Wednesday, March 17, 2010

Irish Roundup

Happy St. Patty's Day!  Otherwise known as the day everyone is just a little bit Irish.  I don't think my last name could be any more English rather than Irish, but I'd like to believe that it's possible I have some very distant Irish relatives.  Anyway, the main purpose of the day is to celebrate Irish culture (and drink, in some cases).  I've rounded up some good Irish music to listen to over at Jamendo.com.


  • I Am Not Lefthanded - Time To Leave - Doesn't really "sound" Irish but still tagged as such.
  • Crete Boom - Them Bones Need Oxygen - The group is from Ireland, and has a predominant blues sound, but there are hints of Irish roots that peek through. "A Guide to Olde English" includes audio from a famous Simpsons Halloween special.  I'm not sure why it's there, though.
  • Aislinn - Aislinn - A band from France that creates a traditional Irish sound; this is what you expect when you think of "Irish music".
  • 9Lies - Behind it All - Group from Belfast with a solid EP full of rock. It sounds good and is easy to listen to. It's more of a pop rock sound, actually.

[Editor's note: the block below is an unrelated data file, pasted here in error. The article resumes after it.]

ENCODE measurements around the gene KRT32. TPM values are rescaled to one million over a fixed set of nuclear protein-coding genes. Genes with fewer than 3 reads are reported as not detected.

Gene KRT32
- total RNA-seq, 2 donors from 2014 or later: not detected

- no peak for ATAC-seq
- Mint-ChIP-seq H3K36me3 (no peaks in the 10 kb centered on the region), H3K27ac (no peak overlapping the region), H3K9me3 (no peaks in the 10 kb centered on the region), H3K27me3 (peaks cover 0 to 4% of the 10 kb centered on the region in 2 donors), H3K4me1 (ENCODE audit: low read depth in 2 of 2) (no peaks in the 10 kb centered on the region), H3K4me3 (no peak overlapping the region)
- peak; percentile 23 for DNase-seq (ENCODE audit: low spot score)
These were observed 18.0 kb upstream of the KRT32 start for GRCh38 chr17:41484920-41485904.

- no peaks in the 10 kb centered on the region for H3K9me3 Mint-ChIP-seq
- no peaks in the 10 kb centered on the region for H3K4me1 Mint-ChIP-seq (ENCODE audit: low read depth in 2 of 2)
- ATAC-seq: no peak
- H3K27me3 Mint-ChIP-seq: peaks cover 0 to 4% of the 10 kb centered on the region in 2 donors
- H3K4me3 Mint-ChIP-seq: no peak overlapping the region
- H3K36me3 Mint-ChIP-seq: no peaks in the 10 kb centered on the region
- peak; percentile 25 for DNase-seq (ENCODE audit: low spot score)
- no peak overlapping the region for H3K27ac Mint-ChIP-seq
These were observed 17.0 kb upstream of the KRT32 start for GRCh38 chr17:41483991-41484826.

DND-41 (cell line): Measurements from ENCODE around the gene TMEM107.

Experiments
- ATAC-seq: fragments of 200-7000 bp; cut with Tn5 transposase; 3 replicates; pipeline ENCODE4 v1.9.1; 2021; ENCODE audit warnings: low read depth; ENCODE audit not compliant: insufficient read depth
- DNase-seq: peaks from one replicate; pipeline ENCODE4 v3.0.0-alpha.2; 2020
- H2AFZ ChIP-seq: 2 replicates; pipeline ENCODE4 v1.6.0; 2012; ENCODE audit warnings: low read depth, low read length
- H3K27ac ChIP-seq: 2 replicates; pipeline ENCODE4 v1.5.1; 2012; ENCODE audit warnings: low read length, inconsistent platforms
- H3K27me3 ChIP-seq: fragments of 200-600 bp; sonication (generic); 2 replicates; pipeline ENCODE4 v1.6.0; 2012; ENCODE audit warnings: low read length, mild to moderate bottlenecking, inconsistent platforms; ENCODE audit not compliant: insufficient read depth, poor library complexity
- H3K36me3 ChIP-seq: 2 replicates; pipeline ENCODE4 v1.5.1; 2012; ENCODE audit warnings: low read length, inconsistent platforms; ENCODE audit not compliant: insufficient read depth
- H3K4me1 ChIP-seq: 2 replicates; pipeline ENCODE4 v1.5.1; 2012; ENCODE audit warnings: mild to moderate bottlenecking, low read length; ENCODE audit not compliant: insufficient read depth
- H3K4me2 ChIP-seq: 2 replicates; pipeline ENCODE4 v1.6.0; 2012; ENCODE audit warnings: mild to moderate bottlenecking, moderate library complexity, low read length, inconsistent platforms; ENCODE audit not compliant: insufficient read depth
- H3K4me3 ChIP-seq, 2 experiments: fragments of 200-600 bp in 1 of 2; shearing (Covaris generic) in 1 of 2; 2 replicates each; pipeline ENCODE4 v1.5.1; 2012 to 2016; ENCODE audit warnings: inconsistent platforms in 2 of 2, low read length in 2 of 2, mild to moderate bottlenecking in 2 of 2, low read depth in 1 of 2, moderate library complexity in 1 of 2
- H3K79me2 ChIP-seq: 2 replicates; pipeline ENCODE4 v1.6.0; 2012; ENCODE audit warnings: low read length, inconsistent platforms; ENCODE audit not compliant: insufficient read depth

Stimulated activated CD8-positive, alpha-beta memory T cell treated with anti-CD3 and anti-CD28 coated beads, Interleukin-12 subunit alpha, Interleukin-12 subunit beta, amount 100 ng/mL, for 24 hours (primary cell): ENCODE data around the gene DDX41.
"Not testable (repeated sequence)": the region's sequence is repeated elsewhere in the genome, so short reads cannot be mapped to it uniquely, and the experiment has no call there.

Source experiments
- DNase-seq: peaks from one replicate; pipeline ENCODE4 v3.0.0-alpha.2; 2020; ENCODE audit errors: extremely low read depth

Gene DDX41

• Tony Bardon - The Lake of Innisfree - Beautifully rendition of WB Yeats' poem; it may not be upbeat and contain numerous fiddles, but it is definitely an Irish song.
  • Christopher Nolte - The Rocky Road - I was skeptical when I clicked on this - a German singing Irish folk songs? But I was pleasantly surprised. These are definitely in the traditional Irish style, and well-sung. Check it out for sure.
  • Aqua Bucket - Aqua Bucket - The tags list this as "metal, punk, nonsense, nerdcore, and irish". I believe only two of those tags apply (Irish and punk). Good stuff - and you can hear the Irish accent in the lead singer's voice. Good guitar work, too.
  • Shadow Era - Death Country EP - If there is one item on this list that is almost the complete opposite of traditional Irish music, this is it. It's a three-minute heavy metal track from a group out of Belfast.
  • Dublin Duck - Yykes Basket - Interesting sound to this one. It's also tagged as "psychedelic" and "children"...Not entirely sure how that works, but I did enjoy the music.

PS I greatly enjoy that the term "Irish diaspora" is used in the Wikipedia article for St. Patrick's Day.

2 comments:

  1. Cheers for the mention Stephen, we may not sound traditionally 'Irish', but we did cut our musical teeth in Dublin. Maybe our time in London has softened our edges :-)

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  2. I don't have a problem with the non-traditional sound to your music ;) it is very enjoyable stuff!

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